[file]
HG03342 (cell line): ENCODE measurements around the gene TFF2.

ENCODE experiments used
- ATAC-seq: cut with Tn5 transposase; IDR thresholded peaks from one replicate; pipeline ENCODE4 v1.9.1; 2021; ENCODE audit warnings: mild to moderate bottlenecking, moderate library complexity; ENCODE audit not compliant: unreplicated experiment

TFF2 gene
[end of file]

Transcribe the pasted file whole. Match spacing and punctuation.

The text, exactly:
HG03342 (cell line): ENCODE measurements around the gene TFF2.

ENCODE experiments used
- ATAC-seq: cut with Tn5 transposase; IDR thresholded peaks from one replicate; pipeline ENCODE4 v1.9.1; 2021; ENCODE audit warnings: mild to moderate bottlenecking, moderate library complexity; ENCODE audit not compliant: unreplicated experiment

TFF2 gene